the c.r. and finish the job there. we want to make sure we have a smooth transition from one administration to the next. >> the education secretary, you wrote in a better way about the idea of reverting things from federal control back to states and local governments and things. this obviously is a push for charter school, school choice. there's a question about the performance of these charter schools. you're a parent, have kids in grad school but do you have reservations about maybe going too far because of some of the mixed reports we have gotten about charter schools? mr. ryan: no, because of the word you just used, parent. i'm a parent, i'm going to send my kids to the best school i can. who cares more about your kid than you do? i do believe that, and this debate becomes an air gatt, paternalistic notion that washington knows better or best
how your children should get educated. i think parents know best. care the most. and so that is why we so deeply believe in not just esen -- decentralizing power but decision making back to the states and opening up competition. education reform should be about results. what educates kids, today's kids, not tomorrow's kids, today's kids the best. open it up so we have different competitive molds, choice, charter, everything in between. let that be done in the states. this is something we do in wisconsin quite a bit. i can take you to milwaukee and show you extremely successful charter schools, choice schools and public schools. and that's something we're excited about moving on. his is our future. >> back to the carrier deal. mr. ryan: i don't know much about it, there's not much i can say. >> you met with vice president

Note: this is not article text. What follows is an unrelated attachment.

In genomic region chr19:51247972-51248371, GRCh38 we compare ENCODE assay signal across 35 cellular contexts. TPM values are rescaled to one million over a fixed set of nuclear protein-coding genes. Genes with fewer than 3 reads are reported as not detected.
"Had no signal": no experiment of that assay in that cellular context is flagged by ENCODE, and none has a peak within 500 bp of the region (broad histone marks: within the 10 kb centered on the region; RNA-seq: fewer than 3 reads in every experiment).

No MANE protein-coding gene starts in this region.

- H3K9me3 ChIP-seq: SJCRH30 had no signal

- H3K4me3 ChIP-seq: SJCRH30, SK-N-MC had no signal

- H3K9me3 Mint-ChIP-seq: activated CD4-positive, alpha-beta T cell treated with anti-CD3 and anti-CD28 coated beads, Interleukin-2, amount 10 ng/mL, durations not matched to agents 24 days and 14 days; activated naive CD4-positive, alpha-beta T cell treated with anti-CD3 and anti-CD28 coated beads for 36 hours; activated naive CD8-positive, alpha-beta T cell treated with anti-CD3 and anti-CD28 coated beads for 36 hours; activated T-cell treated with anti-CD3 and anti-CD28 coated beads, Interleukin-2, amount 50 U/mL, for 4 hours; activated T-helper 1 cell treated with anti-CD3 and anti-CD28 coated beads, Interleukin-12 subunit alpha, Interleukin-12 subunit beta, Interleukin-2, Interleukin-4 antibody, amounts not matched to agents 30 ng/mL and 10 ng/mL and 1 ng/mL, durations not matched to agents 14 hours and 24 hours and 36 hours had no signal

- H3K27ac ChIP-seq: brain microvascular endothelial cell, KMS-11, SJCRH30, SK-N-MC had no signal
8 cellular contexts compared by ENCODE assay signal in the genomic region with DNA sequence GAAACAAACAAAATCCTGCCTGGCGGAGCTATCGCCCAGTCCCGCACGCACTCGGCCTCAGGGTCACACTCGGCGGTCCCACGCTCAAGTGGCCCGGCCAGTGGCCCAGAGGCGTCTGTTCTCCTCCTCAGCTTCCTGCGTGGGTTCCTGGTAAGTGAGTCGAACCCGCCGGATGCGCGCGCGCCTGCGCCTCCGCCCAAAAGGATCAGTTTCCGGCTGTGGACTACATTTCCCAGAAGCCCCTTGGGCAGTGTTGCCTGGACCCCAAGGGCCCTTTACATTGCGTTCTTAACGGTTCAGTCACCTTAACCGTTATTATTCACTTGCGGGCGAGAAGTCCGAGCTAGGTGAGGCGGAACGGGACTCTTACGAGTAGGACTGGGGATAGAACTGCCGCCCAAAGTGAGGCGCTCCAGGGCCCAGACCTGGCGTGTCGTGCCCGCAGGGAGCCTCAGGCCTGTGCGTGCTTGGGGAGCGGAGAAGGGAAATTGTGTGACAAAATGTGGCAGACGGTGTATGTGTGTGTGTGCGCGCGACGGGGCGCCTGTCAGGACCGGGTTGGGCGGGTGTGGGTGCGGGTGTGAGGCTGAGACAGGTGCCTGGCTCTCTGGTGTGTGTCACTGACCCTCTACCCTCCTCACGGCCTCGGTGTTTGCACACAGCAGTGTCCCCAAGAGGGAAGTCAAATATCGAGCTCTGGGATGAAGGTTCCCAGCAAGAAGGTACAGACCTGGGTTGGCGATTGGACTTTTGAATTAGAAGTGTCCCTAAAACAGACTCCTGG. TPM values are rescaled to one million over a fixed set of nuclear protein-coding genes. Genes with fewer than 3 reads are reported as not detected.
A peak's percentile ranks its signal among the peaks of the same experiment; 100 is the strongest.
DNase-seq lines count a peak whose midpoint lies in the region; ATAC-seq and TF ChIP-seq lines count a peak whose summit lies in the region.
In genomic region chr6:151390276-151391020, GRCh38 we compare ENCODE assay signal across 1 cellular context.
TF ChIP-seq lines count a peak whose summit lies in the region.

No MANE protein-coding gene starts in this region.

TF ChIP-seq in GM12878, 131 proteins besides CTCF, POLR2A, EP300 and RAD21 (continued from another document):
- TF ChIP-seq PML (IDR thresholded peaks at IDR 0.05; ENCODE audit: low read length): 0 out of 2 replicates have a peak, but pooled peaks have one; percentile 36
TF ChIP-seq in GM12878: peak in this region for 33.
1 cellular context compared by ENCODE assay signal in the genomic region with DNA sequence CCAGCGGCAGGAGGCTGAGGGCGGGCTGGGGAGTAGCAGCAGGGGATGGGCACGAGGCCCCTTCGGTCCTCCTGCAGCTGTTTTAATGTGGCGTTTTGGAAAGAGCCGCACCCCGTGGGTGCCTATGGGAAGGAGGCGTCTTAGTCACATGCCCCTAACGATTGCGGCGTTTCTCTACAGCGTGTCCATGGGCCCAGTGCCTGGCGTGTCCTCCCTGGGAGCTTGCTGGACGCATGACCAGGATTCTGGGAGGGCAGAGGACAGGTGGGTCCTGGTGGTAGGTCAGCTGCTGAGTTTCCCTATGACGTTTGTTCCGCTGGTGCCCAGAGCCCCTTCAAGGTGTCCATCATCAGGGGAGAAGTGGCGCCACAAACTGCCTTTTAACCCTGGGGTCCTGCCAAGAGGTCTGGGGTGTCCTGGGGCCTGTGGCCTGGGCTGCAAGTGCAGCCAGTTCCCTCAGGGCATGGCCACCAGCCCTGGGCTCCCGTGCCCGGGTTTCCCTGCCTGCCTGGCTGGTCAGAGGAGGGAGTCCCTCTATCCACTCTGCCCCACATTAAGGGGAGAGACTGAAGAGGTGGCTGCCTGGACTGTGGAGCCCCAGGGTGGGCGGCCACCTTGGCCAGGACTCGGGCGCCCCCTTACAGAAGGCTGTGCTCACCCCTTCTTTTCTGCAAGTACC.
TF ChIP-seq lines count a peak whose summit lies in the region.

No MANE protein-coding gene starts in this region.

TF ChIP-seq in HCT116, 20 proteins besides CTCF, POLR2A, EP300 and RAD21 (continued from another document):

elect pence yesterday, i imagine there was some conversation. mr. ryan: we were talking about 2017 legislative calendars, how to hit the ground running, and make sure we're on the same page with legislative priorities. >> if there are tax breaks being given to get them to stay there, is that a federal strategy or sit a one off? mr. ryan: i don't know the answer, because i don't know what this is. whether it's indiana competing for jobs like wisconsin does but what i can tell you about the tax code with respect to businesses, this is what tax reform is all about. comprehensive tax reform, which you can go to better.gop, and see what we've written, is about making it better for businesses to stay in america. i don't know the contours of what carrier is experiencing,